Planes crowded with vacationers helped three of the nation's largest airlines post second-quarter profits Wednesday, but costly jet fuel limited the gains and airline executives are fretting about what will happen in the fall if oil prices stay high.
American Airlines, the nation's biggest carrier, saw its profits rise but still fell short of Wall Street's expectations. Parent company AMR Inc. blamed summer storms that caused flight cancellations and delays.
Delta Air Lines Inc. broke into the black two months after emerging from bankruptcy protection with a lower cost structure. And Southwest Airlines Co. reported its 65th straight profitable quarter, but it earned 17 percent less than a year ago.
All three reported heavy passenger loads. American's planes flew with a second-quarter record 83.6 percent of seats filled, partly because cancellations forced passengers on to fewer flights.
Chairman and Chief Executive Gerard Arpey said third quarter bookings are running slightly ahead of last year's pace. American is trying to sell fewer discounted tickets far in advance, hoping to get higher prices closer to the departure date, which he said worked well over the summer.
Southwest said it expected heavy traffic in July and early August, but CEO Gary C. Kelly said he was "a little concerned when we get to the second half of August ... knowing it's been a rocky year." He said his airline had been fooled when ticket demand softened this spring and didn't want to repeat the mistake.
Delta executives were the most bullish, saying advance bookings looked solid.
Raymond Neidl, an analyst at Calyon Securities, said the third quarter is shaping up to be stronger than a year ago, "even with higher fuel prices, because traffic is stronger and yields (revenue per miles flown by passengers) should be stronger."
Airlines have raised fares several times this year, but they also continue to sell lots of discounted seats that eat into profits. Southwest saw full-fare passengers drop to 27 percent from 33 percent a year ago.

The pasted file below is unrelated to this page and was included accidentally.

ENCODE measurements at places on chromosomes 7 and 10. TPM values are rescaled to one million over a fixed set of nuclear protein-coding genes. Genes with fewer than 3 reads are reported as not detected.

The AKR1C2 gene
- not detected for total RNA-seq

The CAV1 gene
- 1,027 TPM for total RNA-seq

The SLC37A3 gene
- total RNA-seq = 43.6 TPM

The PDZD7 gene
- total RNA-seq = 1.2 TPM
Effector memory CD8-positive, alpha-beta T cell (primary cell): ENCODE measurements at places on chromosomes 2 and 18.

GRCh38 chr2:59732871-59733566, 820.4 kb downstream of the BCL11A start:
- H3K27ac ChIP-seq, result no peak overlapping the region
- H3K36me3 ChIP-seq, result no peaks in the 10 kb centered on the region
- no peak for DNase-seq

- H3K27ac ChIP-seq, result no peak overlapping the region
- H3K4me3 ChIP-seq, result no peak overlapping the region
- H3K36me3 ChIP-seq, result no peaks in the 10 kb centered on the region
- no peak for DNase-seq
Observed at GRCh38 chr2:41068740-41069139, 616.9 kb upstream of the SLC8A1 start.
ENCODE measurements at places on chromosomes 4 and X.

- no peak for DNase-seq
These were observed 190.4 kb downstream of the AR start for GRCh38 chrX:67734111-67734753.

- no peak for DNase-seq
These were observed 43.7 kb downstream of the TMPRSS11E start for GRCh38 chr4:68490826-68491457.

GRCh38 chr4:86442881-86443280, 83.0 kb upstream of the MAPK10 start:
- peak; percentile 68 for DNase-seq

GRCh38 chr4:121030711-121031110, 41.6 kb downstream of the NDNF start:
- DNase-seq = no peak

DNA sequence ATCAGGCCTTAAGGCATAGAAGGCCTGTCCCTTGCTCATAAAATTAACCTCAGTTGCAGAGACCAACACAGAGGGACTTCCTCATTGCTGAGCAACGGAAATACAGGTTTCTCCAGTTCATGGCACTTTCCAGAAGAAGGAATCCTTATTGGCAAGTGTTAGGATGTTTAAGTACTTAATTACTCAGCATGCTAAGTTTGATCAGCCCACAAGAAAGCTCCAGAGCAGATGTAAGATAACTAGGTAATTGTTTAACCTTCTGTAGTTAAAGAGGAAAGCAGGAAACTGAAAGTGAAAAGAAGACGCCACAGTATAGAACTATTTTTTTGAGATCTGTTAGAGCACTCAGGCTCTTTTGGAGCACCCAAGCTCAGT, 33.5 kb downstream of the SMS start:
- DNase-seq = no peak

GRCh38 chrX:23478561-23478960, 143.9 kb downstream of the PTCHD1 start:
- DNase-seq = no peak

"The planes are full of lower-fare passengers," said Robert Barry, an analyst for Goldman Sachs.
AMR earned $317 million, or $1.08 per share, in the quarter, up from $291 million, or $1.14 per share, a year earlier. But analysts surveyed by Thomson Financial had expected $1.19 per share.
Revenue fell 1.6 percent to $5.87 billion. AMR said it lost $50 million in revenue, incurred higher costs and dropped 12 cents per share in earnings because of weather-related cancelations.
American said storms at its Dallas-Fort Worth hub and elsewhere forced it to cancel 2.1 percent of scheduled departures in the quarter, with many coming in late June.
Shares of Fort Worth-based AMR fell 48 cents, or 1.7 percent, to $27.45 on Wednesday.
Atlanta-based Delta cut billions of dollars in costs before emerging from bankruptcy protection in April. It earned $274 million, or 70 cents a share, in the second quarter when one-time items related to the bankruptcy case were excluded. That topped analysts' forecast of an adjusted profit of 59 cents per share. A year earlier, it reported a loss of $2.21 billion.
Revenue rose 5.5 percent to $5 billion from $4.74 billion a year earlier.
Outgoing CEO Gerald Grinstein said Delta's board will probably name his successor by the end of the summer and he will retire. The top internal candidates are Chief Financial Officer Ed Bastian and Chief Operating Officer James Whitehurst.
Delta shares rose 18 cents to $21.37 Wednesday.
Southwest earned $278 million, or 36 cents per share, down from $333 million, or 40 cents per share, a year earlier. Revenue rose to $2.58 billion from $2.45 billion a year ago.
CEO Kelly said the company might miss its financial targets for 2007, "and that's not acceptable to us." But its results still topped Wall Street expectations and its shares rose 13 cents to $15.72 on Wednesday.
Southwest's revenue as a ratio of capacity — a closely watched statistic in the airline industry — fell 4 percent in the second quarter, however. Jamie Baker, an analyst with J.P Morgan, said that figure would have to rise an unlikely amount for Southwest to hit Wall Street's earnings target for the third quarter.
Southwest is cutting costs. This week it delayed delivery of some jets from the Boeing Co. and offered buyouts to 8,700 workers — one-fourth of its employees. Kelly said Southwest plans to replace veteran workers who leave with less expensive, entry-level employees.
Kelly also said Southwest could eventually increase revenue by hundreds of millions of dollars a year by offering international service through partner airlines. A U.S.-only deal with ATA Airlines is already raising $40 million a year, he said.
Southwest needs the extra revenue because its strategy of hedging fuel costs is losing effectiveness as oil prices remain high.